Imogen Heap Invites Fans to Help Write Her New Album

Imogen Heap Invites Fans to Help Write Her New Album
Throughout the making of her last album, Ellipse, English songstress Imogen Heap kept her fans in the loop via Twitter updates and video logs. Now, she's getting to work on the follow-up, and she will be giving her followers even more insight into its development.

On March 28, Heap will release the first song and video from the new LP. Here's the catch: she hasn't actually written it yet. According to a press release, the process will begin on March 14, when fans will be asked to upload random audio clips to a SoundCloud site. The next day, fans can submit words to a wordcloud, where the most popular words will grow in size. These sounds and "buzz words" will inspire the music and words of the song.

On March 16 and 17, fans will be asked to submit visual art (drawings, photographs, etc.) and video clips. These will form the basis for the single's artwork and music video.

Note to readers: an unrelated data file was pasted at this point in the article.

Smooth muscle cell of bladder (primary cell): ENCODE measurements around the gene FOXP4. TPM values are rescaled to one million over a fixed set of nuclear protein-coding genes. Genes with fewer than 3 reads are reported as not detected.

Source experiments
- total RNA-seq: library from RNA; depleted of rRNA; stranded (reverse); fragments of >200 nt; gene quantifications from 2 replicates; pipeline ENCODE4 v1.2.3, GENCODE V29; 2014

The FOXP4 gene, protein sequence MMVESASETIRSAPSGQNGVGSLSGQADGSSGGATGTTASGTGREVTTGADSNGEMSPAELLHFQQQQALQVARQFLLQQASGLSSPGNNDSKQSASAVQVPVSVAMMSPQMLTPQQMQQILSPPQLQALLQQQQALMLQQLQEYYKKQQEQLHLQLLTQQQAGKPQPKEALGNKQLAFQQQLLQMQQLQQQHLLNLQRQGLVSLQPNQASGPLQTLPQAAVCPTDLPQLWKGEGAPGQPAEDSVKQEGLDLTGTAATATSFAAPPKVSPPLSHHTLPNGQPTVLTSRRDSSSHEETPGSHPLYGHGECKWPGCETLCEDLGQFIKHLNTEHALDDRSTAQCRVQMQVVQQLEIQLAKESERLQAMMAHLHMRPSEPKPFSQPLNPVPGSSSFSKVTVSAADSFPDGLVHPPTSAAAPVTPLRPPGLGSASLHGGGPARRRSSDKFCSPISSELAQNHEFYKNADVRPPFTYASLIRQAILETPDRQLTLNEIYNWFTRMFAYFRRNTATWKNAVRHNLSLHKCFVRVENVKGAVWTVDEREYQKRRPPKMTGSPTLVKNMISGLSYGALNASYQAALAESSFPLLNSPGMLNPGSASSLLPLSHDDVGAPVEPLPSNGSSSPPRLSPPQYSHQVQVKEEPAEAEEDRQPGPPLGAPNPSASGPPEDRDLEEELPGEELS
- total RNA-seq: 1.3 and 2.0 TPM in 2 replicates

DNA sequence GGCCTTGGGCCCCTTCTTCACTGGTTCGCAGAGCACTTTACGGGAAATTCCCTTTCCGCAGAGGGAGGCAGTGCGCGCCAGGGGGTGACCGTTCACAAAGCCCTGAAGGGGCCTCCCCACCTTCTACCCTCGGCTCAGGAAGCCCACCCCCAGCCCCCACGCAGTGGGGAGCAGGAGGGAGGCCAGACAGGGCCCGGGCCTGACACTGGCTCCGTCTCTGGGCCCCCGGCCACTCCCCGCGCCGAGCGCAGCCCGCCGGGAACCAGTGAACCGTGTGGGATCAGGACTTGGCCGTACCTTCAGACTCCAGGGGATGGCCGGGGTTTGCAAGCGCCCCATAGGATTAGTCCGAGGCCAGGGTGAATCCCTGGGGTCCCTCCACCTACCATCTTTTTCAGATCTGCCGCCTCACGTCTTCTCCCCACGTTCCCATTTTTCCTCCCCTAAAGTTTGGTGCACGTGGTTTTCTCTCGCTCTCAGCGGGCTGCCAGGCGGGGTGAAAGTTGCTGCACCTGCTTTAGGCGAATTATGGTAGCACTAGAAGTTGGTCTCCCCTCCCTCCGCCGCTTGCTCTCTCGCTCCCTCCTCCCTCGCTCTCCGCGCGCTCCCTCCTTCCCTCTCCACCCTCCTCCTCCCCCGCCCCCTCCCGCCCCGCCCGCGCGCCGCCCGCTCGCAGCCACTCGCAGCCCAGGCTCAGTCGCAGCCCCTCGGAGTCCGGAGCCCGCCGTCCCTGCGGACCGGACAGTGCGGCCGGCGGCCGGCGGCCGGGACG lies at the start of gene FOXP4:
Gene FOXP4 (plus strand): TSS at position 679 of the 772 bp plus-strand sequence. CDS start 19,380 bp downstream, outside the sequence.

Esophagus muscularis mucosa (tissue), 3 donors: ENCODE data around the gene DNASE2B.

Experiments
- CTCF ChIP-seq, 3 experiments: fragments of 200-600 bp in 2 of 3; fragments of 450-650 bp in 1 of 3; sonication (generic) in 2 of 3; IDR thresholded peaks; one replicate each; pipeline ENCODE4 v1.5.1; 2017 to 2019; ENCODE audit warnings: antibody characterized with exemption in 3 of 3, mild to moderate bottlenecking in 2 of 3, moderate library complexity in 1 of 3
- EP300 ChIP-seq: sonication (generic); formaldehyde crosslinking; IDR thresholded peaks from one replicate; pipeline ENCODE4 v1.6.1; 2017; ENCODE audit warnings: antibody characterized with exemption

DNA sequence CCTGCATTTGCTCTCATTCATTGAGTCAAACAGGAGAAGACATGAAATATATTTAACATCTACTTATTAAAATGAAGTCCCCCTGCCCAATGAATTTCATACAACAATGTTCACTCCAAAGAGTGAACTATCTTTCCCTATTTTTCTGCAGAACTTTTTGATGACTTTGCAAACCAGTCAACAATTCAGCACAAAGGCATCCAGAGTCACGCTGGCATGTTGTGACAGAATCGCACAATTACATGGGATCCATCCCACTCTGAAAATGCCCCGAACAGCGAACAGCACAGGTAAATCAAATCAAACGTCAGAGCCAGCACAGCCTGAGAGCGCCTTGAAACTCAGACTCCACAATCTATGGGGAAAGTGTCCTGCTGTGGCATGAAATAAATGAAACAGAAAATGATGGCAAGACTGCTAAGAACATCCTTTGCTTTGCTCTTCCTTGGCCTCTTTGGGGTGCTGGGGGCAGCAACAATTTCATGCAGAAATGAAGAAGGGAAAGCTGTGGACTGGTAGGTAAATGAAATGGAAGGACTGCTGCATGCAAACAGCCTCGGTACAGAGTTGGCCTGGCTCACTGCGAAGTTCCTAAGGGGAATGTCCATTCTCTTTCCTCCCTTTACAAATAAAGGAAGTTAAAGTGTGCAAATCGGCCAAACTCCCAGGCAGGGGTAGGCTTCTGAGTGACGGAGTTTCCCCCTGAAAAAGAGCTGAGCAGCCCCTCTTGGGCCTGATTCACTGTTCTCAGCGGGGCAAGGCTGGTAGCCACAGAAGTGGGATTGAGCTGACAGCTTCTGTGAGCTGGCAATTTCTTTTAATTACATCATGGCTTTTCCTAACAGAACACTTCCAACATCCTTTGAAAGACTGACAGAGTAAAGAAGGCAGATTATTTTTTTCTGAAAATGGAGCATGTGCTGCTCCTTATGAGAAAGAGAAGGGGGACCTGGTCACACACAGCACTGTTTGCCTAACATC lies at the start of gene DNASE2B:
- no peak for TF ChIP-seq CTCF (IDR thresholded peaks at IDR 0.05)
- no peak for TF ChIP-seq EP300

Then on March 18, Heap will unveil the song's middle section. At that time, her followers will be asked to record a solo of their own on an instrument of their choosing. The singer will then pick her favourite and complete the song by March 21.

While preparing the video for its March 28 release, Heap will invite fans to record their own songs using the same seeds that she began with. When the song comes out on the 28th, Tim Exile will perform a live remix, having never previously heard the song.

As for why she's working this way, Heap said, "There's so much going on in my life with touring, talks and tech that the choice to do this was both a temporal necessity coupled with my passion for collaborative, spontaneous and creative projects. I also love the idea that the seeds of the song begins with the fans making a full circle when it's experienced as a finished piece."

You can follow the process over at this website. A similar process will be repeated on future songs, leading up to a new full-length, which she hopes to release in three years.